The interrelations of the physical and the psychologic aspects of the life of the growing infant and child are of paramount importance. Nevertheless the opportunity to study them is rare, owing in part to the intensive specialization in medicine. The pediatrician, since he is in more or less continuous attendance on the child, has the opportunity of observing the development and course of physical ailments. Through this study he has learned not only to cure but to prevent many of them. Unfortunately the mental hygienist has not the same opportunity to study the development of psychologic disorders for he is called only after they have arisen.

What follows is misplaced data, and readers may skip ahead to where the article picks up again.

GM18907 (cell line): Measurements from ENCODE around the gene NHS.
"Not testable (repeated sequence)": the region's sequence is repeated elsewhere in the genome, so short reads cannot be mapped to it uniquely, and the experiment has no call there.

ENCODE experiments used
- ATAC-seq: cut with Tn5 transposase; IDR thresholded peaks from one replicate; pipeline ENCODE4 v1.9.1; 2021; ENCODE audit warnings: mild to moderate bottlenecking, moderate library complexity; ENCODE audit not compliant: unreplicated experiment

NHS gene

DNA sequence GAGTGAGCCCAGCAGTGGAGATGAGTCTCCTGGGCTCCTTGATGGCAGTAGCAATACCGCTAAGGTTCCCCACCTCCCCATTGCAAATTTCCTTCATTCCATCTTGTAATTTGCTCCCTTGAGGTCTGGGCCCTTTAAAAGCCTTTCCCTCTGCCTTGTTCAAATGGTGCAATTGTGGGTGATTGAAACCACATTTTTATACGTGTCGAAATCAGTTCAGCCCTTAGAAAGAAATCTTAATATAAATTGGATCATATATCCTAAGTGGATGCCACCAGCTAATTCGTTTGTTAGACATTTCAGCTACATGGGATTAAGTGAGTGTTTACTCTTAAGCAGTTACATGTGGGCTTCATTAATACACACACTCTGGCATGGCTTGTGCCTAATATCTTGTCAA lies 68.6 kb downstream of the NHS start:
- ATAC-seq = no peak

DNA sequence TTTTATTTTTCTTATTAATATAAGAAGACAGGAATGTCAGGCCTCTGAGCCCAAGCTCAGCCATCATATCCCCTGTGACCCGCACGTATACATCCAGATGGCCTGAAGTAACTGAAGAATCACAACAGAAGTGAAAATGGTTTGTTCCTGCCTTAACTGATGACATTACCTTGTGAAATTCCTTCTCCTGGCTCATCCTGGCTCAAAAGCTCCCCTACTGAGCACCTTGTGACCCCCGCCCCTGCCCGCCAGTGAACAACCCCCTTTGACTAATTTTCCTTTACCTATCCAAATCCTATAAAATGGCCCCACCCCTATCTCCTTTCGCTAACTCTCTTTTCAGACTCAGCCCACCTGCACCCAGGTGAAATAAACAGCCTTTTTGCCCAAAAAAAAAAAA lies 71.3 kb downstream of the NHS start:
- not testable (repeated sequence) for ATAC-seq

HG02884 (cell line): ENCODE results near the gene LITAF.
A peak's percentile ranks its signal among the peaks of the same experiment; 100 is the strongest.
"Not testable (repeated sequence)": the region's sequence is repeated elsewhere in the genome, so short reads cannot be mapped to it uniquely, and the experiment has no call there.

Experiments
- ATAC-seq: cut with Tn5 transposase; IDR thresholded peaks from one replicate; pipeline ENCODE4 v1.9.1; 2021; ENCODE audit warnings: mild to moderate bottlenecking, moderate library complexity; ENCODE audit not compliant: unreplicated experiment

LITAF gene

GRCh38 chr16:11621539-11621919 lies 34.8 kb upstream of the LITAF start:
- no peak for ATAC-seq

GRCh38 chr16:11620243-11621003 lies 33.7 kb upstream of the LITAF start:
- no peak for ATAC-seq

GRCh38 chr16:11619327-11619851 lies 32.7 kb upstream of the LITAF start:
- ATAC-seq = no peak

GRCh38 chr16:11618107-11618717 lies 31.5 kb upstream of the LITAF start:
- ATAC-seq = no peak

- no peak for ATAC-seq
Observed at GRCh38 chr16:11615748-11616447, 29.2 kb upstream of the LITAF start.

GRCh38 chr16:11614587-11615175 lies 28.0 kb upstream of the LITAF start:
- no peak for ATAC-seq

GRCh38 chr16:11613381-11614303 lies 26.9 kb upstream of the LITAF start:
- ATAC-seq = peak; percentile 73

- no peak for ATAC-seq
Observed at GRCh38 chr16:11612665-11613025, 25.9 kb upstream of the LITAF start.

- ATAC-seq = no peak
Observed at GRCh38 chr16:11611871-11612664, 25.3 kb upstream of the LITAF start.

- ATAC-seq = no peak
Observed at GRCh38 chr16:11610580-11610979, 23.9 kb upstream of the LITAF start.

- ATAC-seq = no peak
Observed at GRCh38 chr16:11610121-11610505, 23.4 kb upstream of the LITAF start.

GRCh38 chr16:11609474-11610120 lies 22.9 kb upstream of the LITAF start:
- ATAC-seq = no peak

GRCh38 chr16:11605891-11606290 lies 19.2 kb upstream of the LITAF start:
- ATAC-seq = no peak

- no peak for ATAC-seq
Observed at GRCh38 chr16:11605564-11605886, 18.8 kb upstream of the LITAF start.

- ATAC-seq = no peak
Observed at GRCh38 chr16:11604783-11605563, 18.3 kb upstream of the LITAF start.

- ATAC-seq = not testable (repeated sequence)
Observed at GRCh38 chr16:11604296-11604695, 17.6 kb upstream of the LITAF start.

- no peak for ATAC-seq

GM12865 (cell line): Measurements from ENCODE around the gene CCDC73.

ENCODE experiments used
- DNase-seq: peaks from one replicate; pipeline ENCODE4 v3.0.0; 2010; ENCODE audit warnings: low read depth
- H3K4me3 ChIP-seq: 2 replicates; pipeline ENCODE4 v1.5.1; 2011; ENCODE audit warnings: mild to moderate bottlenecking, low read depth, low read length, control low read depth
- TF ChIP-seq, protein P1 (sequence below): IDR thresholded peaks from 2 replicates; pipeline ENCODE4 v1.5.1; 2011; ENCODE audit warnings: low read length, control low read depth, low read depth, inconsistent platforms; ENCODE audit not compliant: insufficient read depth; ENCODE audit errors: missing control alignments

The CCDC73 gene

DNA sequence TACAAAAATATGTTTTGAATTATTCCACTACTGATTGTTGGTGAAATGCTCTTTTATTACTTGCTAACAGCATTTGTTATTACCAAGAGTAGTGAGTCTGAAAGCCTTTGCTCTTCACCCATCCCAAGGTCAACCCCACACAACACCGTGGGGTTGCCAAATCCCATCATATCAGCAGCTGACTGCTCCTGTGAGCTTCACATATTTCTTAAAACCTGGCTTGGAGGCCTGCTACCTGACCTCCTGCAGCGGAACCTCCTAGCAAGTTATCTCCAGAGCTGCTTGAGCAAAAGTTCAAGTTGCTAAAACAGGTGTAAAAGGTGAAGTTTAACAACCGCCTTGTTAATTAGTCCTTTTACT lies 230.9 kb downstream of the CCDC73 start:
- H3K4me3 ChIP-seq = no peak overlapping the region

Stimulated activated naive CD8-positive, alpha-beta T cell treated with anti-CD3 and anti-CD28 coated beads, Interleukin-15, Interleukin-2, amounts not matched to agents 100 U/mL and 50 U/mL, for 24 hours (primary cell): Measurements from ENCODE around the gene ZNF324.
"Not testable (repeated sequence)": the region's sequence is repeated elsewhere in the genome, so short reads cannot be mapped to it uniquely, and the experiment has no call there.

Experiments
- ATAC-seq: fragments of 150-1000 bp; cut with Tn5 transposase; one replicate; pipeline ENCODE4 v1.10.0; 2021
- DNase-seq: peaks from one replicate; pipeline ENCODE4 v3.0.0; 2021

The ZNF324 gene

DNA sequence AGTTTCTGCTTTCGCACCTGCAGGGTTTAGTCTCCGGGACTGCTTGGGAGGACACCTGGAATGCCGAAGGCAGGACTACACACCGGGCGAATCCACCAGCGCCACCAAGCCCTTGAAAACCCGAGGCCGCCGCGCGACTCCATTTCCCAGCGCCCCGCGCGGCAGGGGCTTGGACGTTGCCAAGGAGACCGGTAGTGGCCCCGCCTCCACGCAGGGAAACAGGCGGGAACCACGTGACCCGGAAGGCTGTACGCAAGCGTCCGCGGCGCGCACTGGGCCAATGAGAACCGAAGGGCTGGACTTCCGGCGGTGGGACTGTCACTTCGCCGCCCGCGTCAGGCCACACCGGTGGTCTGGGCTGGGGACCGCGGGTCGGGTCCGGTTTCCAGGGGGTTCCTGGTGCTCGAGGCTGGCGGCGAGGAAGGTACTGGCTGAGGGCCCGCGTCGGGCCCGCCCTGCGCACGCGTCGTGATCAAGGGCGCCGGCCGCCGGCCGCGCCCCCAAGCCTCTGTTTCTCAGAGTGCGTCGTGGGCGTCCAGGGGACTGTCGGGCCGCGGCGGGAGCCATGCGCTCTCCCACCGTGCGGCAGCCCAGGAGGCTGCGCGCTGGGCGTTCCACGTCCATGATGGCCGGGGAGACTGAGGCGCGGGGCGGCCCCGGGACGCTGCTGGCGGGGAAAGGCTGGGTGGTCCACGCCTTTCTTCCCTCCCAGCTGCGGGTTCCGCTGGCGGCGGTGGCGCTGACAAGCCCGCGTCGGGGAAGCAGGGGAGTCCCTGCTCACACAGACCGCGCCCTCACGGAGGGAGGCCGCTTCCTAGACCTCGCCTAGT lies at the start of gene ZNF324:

When the attending physician is both a pediatrician and a mental hygienist, he can study the growth of the child completely. This, of course, necessitates not only observing and treating the child, but studying the environment as well. Many observations of this kind should